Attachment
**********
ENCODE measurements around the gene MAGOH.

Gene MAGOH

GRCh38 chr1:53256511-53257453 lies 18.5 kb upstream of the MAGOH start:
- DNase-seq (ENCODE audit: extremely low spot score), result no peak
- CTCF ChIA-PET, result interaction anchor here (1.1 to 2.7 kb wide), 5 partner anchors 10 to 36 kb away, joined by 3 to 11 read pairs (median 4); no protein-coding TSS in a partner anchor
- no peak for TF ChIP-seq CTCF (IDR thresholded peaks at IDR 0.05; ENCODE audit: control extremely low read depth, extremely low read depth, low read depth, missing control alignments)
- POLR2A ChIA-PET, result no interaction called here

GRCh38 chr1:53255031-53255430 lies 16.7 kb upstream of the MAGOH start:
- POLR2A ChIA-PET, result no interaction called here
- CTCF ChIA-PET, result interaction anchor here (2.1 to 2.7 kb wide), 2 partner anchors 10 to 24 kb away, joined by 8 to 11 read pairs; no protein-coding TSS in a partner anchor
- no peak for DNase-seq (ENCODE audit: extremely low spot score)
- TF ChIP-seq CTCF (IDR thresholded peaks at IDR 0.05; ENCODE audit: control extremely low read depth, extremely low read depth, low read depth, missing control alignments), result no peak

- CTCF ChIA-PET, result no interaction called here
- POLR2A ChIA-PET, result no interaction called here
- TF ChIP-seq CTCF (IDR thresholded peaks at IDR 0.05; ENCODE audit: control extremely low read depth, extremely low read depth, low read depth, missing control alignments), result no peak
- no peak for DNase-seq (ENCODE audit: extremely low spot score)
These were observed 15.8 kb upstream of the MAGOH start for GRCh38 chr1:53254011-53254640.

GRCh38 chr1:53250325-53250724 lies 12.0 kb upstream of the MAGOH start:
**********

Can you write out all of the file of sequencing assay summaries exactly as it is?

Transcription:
ENCODE measurements around the gene MAGOH.

Gene MAGOH

GRCh38 chr1:53256511-53257453 lies 18.5 kb upstream of the MAGOH start:
- DNase-seq (ENCODE audit: extremely low spot score), result no peak
- CTCF ChIA-PET, result interaction anchor here (1.1 to 2.7 kb wide), 5 partner anchors 10 to 36 kb away, joined by 3 to 11 read pairs (median 4); no protein-coding TSS in a partner anchor
- no peak for TF ChIP-seq CTCF (IDR thresholded peaks at IDR 0.05; ENCODE audit: control extremely low read depth, extremely low read depth, low read depth, missing control alignments)
- POLR2A ChIA-PET, result no interaction called here

GRCh38 chr1:53255031-53255430 lies 16.7 kb upstream of the MAGOH start:
- POLR2A ChIA-PET, result no interaction called here
- CTCF ChIA-PET, result interaction anchor here (2.1 to 2.7 kb wide), 2 partner anchors 10 to 24 kb away, joined by 8 to 11 read pairs; no protein-coding TSS in a partner anchor
- no peak for DNase-seq (ENCODE audit: extremely low spot score)
- TF ChIP-seq CTCF (IDR thresholded peaks at IDR 0.05; ENCODE audit: control extremely low read depth, extremely low read depth, low read depth, missing control alignments), result no peak

- CTCF ChIA-PET, result no interaction called here
- POLR2A ChIA-PET, result no interaction called here
- TF ChIP-seq CTCF (IDR thresholded peaks at IDR 0.05; ENCODE audit: control extremely low read depth, extremely low read depth, low read depth, missing control alignments), result no peak
- no peak for DNase-seq (ENCODE audit: extremely low spot score)
These were observed 15.8 kb upstream of the MAGOH start for GRCh38 chr1:53254011-53254640.

GRCh38 chr1:53250325-53250724 lies 12.0 kb upstream of the MAGOH start: